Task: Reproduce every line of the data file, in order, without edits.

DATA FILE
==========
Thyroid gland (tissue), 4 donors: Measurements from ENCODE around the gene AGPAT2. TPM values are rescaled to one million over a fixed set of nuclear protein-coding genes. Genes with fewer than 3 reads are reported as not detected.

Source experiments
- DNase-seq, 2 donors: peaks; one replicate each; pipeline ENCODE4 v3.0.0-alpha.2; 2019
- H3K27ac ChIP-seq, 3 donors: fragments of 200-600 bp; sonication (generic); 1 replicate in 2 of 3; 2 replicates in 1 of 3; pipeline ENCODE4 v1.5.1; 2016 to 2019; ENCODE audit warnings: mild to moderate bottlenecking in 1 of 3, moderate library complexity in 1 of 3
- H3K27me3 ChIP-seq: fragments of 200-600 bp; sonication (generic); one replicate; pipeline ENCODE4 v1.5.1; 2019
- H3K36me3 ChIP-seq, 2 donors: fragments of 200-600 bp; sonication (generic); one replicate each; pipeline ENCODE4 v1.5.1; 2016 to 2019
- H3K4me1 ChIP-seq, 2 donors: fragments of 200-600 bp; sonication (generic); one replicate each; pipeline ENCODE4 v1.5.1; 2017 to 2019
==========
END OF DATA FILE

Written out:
Thyroid gland (tissue), 4 donors: Measurements from ENCODE around the gene AGPAT2. TPM values are rescaled to one million over a fixed set of nuclear protein-coding genes. Genes with fewer than 3 reads are reported as not detected.

Source experiments
- DNase-seq, 2 donors: peaks; one replicate each; pipeline ENCODE4 v3.0.0-alpha.2; 2019
- H3K27ac ChIP-seq, 3 donors: fragments of 200-600 bp; sonication (generic); 1 replicate in 2 of 3; 2 replicates in 1 of 3; pipeline ENCODE4 v1.5.1; 2016 to 2019; ENCODE audit warnings: mild to moderate bottlenecking in 1 of 3, moderate library complexity in 1 of 3
- H3K27me3 ChIP-seq: fragments of 200-600 bp; sonication (generic); one replicate; pipeline ENCODE4 v1.5.1; 2019
- H3K36me3 ChIP-seq, 2 donors: fragments of 200-600 bp; sonication (generic); one replicate each; pipeline ENCODE4 v1.5.1; 2016 to 2019
- H3K4me1 ChIP-seq, 2 donors: fragments of 200-600 bp; sonication (generic); one replicate each; pipeline ENCODE4 v1.5.1; 2017 to 2019